Not a lot of people would know, because there have been very few times in NFL history when a relatively sure-fire quarterback prospect such as Luck comes out in the draft. So I asked the only general manager in history (I believe) who has been in position twice to take the top quarterback in a quarterback-heavy draft: Ernie Accorsi. In 1983, he was the rookie GM with the Baltimore Colts who set a high price tag for John Elway. In 2004, he was the veteran GM of the Giants and juggled Eli Manning, Philip Rivers and Ben Roethlisberger at the top of the draft, considering all and trading for Manning.
Accorsi told me he has seen Luck on TV but would be doing an injustice to scouting by having an opinion on Luck, the player. But he did tell me if Luck is in league with Elway as a prospect -- which is the widely held view of many scouts; not better, and maybe not as good, but in the same league -- then the Elway situation is a good barometer. Accorsi set a price tag of three first-round picks and two second-rounders for the first pick of the '83 draft, which certainly would be used on Elway. He never got the deal he wanted, so the Colts picked Elway No. 1.
But Baltimore owner Robert Irsay commandeered the trade negotiations for Elway once he found out signing him would cost $5 million over five years. (Exorbitant at the time, ridiculously reasonable in retrospect.) Irsay dealt Elway to Denver for the fourth pick in that year's draft (tackle Chris Hinton) plus Denver's first-round pick in 1984 and marginal quarterback prospect Mark Herrmann. Two ones and a backup quarterback, basically, for Elway. Turned out to be dirt-cheap compensation. Elway led the Broncos to five Super Bowls, winning two. "Five Super Bowls? You can't overpay for that,'' said Accorsi. "It's like overpaying for Joe DiMaggio. In retrospect, three ones and two twos would have been very fair. A bargain, really.''
I think three first-round picks for the first selection in the 2012 draft is more than fair if the team that earns that right is in a dealing mood. One of those picks would have to be in the top 10 of the 2012 draft. "If he's as good as everyone says he is, absolutely it's a realistic price,'' Accorsi said.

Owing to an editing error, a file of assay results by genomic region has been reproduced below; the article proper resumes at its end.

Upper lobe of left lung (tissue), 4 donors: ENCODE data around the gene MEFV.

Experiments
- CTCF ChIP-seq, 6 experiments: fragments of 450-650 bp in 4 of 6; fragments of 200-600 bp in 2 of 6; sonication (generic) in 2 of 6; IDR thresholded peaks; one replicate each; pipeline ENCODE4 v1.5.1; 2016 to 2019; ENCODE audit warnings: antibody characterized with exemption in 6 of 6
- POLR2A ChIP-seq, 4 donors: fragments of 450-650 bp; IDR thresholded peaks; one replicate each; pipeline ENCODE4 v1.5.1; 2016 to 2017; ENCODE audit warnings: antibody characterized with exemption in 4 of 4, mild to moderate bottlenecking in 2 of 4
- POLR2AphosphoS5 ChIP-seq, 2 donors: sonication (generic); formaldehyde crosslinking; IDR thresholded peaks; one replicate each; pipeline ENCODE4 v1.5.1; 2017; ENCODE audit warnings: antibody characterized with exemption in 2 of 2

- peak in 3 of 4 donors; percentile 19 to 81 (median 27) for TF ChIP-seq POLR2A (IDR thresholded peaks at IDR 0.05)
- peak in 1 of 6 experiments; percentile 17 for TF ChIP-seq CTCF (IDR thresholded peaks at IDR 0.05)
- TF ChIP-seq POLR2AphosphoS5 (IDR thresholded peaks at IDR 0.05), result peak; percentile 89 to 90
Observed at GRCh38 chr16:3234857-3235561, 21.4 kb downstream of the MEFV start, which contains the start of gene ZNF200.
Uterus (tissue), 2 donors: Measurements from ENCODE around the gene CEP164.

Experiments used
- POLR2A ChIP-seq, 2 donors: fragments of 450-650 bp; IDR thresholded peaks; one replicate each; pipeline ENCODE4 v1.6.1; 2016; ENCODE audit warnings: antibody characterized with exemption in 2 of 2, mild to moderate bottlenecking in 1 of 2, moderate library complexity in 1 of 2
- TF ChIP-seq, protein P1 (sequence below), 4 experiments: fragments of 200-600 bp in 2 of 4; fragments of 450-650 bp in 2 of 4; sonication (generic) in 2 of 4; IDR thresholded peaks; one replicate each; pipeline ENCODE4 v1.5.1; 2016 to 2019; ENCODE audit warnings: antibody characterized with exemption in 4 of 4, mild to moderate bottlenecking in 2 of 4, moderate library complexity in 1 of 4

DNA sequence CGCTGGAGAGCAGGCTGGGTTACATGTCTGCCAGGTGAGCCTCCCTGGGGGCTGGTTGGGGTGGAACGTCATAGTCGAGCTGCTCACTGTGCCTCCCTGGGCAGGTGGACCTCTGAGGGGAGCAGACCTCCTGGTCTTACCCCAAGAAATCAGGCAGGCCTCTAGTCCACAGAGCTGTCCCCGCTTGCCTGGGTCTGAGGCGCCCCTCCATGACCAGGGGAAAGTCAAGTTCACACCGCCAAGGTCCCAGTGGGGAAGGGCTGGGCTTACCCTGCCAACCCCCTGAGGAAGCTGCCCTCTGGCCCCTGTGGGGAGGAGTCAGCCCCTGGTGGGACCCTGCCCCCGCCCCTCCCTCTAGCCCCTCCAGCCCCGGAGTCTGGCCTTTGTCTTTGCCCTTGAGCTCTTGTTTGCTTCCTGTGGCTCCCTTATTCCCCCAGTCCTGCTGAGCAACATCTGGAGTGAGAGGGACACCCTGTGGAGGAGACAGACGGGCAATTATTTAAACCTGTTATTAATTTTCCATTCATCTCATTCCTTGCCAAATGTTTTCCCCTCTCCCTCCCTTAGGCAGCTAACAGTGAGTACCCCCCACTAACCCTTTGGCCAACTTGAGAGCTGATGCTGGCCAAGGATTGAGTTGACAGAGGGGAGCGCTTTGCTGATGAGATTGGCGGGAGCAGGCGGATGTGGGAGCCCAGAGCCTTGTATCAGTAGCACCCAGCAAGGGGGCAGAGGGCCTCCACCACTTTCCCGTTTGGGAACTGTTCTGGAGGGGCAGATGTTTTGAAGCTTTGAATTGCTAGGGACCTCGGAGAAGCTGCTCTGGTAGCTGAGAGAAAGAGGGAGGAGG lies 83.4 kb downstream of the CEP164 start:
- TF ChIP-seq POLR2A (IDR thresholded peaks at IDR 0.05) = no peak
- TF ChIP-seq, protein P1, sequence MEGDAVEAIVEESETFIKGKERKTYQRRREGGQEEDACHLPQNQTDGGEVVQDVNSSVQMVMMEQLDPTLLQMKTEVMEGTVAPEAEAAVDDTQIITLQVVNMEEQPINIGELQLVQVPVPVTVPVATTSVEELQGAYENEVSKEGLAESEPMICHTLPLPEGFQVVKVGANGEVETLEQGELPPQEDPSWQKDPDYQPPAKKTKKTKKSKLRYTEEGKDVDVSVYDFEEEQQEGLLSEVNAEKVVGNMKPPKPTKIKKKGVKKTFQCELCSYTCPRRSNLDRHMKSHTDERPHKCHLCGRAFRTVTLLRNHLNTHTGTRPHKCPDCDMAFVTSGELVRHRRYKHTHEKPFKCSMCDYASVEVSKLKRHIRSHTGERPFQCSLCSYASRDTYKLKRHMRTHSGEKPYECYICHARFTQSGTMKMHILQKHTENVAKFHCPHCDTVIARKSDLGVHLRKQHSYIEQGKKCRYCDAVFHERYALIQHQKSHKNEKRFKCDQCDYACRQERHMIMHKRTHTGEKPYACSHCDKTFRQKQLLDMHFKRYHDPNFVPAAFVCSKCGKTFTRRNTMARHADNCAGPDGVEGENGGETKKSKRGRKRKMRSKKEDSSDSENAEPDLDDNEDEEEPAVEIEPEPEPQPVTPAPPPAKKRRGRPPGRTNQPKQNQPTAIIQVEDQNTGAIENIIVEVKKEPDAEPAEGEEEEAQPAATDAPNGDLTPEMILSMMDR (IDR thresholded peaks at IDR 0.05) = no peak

In 2004, Accorsi traded for Manning's rights with San Diego in a deal that essentially was two firsts, a third- and a fifth-, with one of the firsts being the fourth overall pick in that draft. (The picks were made, Manning by the Chargers and Philip Rivers by the Giants, and then swapped by the teams.)
But that's not a bad template for a Luck trade. Let's say the Rams have the first pick in the draft next year, but because they've got Sam Bradford, don't feel a need to take a quarterback. The Dolphins, let's say, are picking fourth. The negotiations would have to start with two ones, a three and a five, but I think they'd have to be ratcheted up in value. Luck, in 2012, will likely be much more of a sure thing than Manning or Rivers were in 2004.
But if I were the GM of any bad 2011 team, with any current or near-future quarterback need (and that includes Indianapolis, where the owner is already talking about a Peyton Manning-Luck tag-team for three or four years), I wouldn't take any offer for Luck. I'd sit there and pick him. When you don't have a quarterback, and you're in position to take the surest of things probably since Peyton Manning himself came out, you have to take Luck.
One last point: Pete Thamel of The New York Times asked Luck the other day about the rise of "Suck for Luck'' sentiment around the league. In other words, root for your team to lose so you'll be in position to take him. (Judy Battista wrote smartly about it Sunday in the Times.) Luck has another year of eligibility left at Stanford, but those close to him, and most NFL people I speak to, are virtually certain he'll come out for the 2012 draft. "I am aware of it,'' Luck told Thamel, regarding the sentiment of fans who want their teams to lose to have a shot to draft him next April. "I think it's stupid -- simply put.'' It may be, but that's not going to stop fans in Miami and Seattle and other locales from rooting for their teams to lose.